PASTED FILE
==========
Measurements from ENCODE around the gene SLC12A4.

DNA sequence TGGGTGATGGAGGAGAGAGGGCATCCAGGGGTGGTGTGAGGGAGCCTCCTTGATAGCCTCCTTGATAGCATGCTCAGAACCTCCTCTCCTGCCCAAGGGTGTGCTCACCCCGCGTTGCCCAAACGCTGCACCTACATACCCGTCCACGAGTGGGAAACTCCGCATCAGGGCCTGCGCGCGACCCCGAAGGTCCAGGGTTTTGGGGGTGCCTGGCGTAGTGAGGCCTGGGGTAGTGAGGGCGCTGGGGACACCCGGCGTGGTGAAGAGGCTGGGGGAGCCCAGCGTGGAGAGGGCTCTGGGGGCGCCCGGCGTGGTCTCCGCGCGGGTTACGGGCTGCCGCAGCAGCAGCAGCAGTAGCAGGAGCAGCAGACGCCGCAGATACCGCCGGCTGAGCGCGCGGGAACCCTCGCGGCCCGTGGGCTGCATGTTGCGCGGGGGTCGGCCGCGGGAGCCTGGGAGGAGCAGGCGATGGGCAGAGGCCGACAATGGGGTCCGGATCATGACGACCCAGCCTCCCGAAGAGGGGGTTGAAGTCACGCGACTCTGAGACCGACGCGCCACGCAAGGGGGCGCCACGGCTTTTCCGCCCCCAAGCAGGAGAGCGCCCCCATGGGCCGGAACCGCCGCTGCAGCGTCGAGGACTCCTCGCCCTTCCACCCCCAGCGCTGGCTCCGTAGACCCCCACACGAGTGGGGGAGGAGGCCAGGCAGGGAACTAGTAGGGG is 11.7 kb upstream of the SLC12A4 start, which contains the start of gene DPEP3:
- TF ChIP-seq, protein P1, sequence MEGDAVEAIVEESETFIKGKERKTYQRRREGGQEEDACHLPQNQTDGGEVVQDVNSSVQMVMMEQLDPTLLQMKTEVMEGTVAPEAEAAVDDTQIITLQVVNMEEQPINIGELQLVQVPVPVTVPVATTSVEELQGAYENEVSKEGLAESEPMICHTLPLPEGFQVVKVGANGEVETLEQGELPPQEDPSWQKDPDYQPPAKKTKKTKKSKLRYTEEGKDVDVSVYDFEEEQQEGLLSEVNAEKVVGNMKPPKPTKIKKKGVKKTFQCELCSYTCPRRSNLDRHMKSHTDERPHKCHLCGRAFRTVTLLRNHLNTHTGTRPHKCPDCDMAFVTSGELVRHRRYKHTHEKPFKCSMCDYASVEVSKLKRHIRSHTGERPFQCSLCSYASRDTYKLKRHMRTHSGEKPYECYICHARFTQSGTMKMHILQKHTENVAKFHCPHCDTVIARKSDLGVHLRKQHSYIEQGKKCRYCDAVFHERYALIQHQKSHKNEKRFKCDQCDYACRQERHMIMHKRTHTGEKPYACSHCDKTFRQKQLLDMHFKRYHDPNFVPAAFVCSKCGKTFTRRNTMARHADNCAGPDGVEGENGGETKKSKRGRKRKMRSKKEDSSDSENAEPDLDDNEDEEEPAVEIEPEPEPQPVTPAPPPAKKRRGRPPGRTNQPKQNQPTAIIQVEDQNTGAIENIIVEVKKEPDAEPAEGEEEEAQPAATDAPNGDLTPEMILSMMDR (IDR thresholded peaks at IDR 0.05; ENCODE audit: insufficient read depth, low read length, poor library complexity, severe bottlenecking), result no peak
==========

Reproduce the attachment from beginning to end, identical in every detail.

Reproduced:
Measurements from ENCODE around the gene SLC12A4.

DNA sequence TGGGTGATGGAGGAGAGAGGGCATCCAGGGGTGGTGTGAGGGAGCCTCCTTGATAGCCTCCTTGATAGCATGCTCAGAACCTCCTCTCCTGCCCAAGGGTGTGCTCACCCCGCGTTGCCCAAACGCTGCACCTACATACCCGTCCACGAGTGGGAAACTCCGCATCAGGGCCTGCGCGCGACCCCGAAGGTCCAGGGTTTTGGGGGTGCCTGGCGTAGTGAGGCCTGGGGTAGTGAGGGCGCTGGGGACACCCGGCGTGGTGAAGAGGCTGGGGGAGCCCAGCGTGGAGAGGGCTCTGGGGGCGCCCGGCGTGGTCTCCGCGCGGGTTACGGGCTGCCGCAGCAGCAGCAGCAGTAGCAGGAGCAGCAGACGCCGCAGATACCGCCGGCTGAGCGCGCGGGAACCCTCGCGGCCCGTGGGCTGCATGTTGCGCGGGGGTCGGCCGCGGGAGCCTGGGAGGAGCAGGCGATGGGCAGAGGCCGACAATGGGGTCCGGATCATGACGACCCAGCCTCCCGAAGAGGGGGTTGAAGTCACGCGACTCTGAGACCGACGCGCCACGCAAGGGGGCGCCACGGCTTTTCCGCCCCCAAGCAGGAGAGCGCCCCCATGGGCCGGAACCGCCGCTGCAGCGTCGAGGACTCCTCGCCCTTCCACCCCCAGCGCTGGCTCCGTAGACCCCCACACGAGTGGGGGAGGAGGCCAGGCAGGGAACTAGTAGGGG is 11.7 kb upstream of the SLC12A4 start, which contains the start of gene DPEP3:
- TF ChIP-seq, protein P1, sequence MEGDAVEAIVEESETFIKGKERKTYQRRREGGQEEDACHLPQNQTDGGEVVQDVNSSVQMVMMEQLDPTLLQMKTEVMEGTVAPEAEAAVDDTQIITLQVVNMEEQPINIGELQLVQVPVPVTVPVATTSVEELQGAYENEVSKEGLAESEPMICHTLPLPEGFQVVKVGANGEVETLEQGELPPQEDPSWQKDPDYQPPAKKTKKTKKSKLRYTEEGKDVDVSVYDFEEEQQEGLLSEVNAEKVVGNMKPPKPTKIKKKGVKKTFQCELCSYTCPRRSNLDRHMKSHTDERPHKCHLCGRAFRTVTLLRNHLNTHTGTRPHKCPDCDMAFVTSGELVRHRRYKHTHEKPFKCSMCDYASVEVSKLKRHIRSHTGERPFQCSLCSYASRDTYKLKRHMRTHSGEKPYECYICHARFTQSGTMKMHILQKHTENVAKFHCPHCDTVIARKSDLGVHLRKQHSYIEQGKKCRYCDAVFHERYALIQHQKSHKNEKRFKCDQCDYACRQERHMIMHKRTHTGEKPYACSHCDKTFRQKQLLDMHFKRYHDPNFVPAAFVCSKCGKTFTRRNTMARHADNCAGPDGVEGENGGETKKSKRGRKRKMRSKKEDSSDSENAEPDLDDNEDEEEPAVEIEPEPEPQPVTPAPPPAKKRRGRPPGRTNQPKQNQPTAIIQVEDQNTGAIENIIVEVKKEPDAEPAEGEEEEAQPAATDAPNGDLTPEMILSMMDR (IDR thresholded peaks at IDR 0.05; ENCODE audit: insufficient read depth, low read length, poor library complexity, severe bottlenecking), result no peak